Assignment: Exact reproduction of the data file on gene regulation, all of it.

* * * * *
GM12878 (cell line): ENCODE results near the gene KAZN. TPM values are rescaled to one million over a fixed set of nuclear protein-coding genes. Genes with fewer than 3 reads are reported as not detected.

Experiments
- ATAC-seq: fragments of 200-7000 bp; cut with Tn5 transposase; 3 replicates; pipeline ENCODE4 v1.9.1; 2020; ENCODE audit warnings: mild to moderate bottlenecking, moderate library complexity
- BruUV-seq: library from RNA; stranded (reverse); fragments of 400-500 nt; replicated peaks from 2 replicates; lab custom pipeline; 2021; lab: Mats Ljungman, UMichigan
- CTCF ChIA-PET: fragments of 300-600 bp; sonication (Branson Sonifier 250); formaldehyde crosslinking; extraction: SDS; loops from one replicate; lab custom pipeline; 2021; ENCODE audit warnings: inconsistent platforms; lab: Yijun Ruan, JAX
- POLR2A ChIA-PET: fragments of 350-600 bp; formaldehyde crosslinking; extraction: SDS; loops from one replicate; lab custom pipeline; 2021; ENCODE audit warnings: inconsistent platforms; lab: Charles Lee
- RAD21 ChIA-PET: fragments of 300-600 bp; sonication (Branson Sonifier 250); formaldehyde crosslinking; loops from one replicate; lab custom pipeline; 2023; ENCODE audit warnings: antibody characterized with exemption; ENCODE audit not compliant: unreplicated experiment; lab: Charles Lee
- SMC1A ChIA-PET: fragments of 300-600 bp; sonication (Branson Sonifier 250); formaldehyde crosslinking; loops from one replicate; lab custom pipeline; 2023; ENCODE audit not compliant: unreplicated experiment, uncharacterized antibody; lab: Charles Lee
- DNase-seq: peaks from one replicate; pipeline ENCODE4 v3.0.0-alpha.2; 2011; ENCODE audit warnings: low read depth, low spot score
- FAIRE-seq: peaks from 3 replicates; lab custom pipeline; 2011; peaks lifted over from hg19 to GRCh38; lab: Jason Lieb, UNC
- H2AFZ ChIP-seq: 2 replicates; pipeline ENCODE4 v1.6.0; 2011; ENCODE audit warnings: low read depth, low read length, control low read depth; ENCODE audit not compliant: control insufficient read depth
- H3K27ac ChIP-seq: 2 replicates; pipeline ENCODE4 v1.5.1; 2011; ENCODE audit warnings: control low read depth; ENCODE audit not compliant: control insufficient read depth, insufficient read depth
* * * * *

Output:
GM12878 (cell line): ENCODE results near the gene KAZN. TPM values are rescaled to one million over a fixed set of nuclear protein-coding genes. Genes with fewer than 3 reads are reported as not detected.

Experiments
- ATAC-seq: fragments of 200-7000 bp; cut with Tn5 transposase; 3 replicates; pipeline ENCODE4 v1.9.1; 2020; ENCODE audit warnings: mild to moderate bottlenecking, moderate library complexity
- BruUV-seq: library from RNA; stranded (reverse); fragments of 400-500 nt; replicated peaks from 2 replicates; lab custom pipeline; 2021; lab: Mats Ljungman, UMichigan
- CTCF ChIA-PET: fragments of 300-600 bp; sonication (Branson Sonifier 250); formaldehyde crosslinking; extraction: SDS; loops from one replicate; lab custom pipeline; 2021; ENCODE audit warnings: inconsistent platforms; lab: Yijun Ruan, JAX
- POLR2A ChIA-PET: fragments of 350-600 bp; formaldehyde crosslinking; extraction: SDS; loops from one replicate; lab custom pipeline; 2021; ENCODE audit warnings: inconsistent platforms; lab: Charles Lee
- RAD21 ChIA-PET: fragments of 300-600 bp; sonication (Branson Sonifier 250); formaldehyde crosslinking; loops from one replicate; lab custom pipeline; 2023; ENCODE audit warnings: antibody characterized with exemption; ENCODE audit not compliant: unreplicated experiment; lab: Charles Lee
- SMC1A ChIA-PET: fragments of 300-600 bp; sonication (Branson Sonifier 250); formaldehyde crosslinking; loops from one replicate; lab custom pipeline; 2023; ENCODE audit not compliant: unreplicated experiment, uncharacterized antibody; lab: Charles Lee
- DNase-seq: peaks from one replicate; pipeline ENCODE4 v3.0.0-alpha.2; 2011; ENCODE audit warnings: low read depth, low spot score
- FAIRE-seq: peaks from 3 replicates; lab custom pipeline; 2011; peaks lifted over from hg19 to GRCh38; lab: Jason Lieb, UNC
- H2AFZ ChIP-seq: 2 replicates; pipeline ENCODE4 v1.6.0; 2011; ENCODE audit warnings: low read depth, low read length, control low read depth; ENCODE audit not compliant: control insufficient read depth
- H3K27ac ChIP-seq: 2 replicates; pipeline ENCODE4 v1.5.1; 2011; ENCODE audit warnings: control low read depth; ENCODE audit not compliant: control insufficient read depth, insufficient read depth